I am glad you did not worry.

Most humans have, throughout time, always worried about babies with diarrhea and vomitting, whether they knew which of many illnesses was causing it or not.
Breastmilk is better than pedialyte.
Rotovirus went through my daycare (caught from a newly vaxed kiddo's sibling). My own kids had it, I had it. It was miserable, but staying hydrated was the key. All 10 of use got through just fine with no hospitalizations.
post #89 of 112
Quote:
What I am asking is why is that piece of evidence alone enough to discredit the vax. Nothing else, just that piece of evidence.
I think the biggest question it raises is whether there were some mix-ups in labelling between the placebo and the vaccine because then we don't know whether the rate of intussusception is actually comparable between vaccinated and unvaccinated children.
post #90 of 112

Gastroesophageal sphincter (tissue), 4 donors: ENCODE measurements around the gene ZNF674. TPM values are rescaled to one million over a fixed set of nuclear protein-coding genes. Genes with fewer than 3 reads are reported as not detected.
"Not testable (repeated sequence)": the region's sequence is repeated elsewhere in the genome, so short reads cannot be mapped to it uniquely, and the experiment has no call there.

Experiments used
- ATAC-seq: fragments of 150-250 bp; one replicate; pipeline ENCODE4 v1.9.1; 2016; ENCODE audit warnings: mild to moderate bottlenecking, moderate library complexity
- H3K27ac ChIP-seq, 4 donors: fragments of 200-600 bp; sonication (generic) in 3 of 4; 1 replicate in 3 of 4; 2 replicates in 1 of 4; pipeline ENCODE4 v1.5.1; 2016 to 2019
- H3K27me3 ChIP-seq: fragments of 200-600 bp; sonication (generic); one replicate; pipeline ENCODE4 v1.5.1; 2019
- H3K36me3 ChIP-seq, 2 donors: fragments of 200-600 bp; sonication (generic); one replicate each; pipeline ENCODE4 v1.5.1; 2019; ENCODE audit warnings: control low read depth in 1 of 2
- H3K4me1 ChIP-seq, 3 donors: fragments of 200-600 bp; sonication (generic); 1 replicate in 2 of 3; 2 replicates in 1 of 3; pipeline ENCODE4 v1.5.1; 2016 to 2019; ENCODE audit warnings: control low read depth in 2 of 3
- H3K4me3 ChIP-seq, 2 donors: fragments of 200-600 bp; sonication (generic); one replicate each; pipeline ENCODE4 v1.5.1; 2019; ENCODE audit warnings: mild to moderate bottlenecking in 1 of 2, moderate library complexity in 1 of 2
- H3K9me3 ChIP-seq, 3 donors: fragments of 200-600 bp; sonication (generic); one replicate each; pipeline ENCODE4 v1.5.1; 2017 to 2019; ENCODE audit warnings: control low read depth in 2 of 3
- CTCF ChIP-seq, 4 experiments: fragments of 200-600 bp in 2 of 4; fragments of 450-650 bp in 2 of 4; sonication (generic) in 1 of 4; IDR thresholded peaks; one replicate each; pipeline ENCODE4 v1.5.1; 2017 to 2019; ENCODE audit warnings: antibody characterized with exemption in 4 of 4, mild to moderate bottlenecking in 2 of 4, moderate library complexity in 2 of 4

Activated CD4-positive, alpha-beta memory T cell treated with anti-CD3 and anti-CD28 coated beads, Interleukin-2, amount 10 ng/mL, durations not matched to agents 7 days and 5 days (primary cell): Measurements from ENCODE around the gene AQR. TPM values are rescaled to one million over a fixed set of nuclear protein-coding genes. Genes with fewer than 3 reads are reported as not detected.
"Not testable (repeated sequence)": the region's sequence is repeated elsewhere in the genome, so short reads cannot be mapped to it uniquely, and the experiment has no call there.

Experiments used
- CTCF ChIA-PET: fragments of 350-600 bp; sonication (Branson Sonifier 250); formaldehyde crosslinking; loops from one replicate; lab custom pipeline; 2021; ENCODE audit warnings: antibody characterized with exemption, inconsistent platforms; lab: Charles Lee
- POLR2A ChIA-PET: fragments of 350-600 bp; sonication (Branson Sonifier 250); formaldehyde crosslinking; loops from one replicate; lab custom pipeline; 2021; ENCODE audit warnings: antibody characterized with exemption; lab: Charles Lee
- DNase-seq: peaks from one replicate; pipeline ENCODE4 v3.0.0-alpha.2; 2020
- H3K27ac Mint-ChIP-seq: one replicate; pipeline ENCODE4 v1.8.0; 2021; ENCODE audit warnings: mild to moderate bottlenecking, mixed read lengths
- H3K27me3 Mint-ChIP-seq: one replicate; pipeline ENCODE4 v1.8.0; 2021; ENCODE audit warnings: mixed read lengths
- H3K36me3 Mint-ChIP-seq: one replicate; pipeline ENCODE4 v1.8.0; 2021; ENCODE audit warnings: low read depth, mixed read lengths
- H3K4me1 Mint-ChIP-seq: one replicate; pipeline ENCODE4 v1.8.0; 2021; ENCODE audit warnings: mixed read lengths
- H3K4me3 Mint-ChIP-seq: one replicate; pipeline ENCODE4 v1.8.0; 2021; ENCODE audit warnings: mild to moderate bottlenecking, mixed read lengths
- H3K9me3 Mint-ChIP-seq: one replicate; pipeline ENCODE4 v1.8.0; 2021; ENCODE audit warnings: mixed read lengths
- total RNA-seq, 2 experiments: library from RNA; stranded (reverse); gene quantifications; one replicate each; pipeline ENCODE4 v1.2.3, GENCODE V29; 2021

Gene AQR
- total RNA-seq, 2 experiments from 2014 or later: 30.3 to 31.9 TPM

I'm not too worried about this "mix up" (or possible just that a babe shed it and they got it from them or whatever it was that happened). There are other studies on the vaccine such as here:

http://iah.iec.pa.gov.br/iah/fulltex...n9p807-816.pdf

But I'm still firmly in the "waiting" camp. I think the issue for me is that there are more studies happening and we know about them and we can expect them soon...so....

With everything else we have decided to get, there is quite a bit out there and no connections to past problems like this vaccine has. WHich is, possibly, an emotional decision and not really a 100% scientific one, but I don't think I could possible even go back to considering this one until this new info comes out.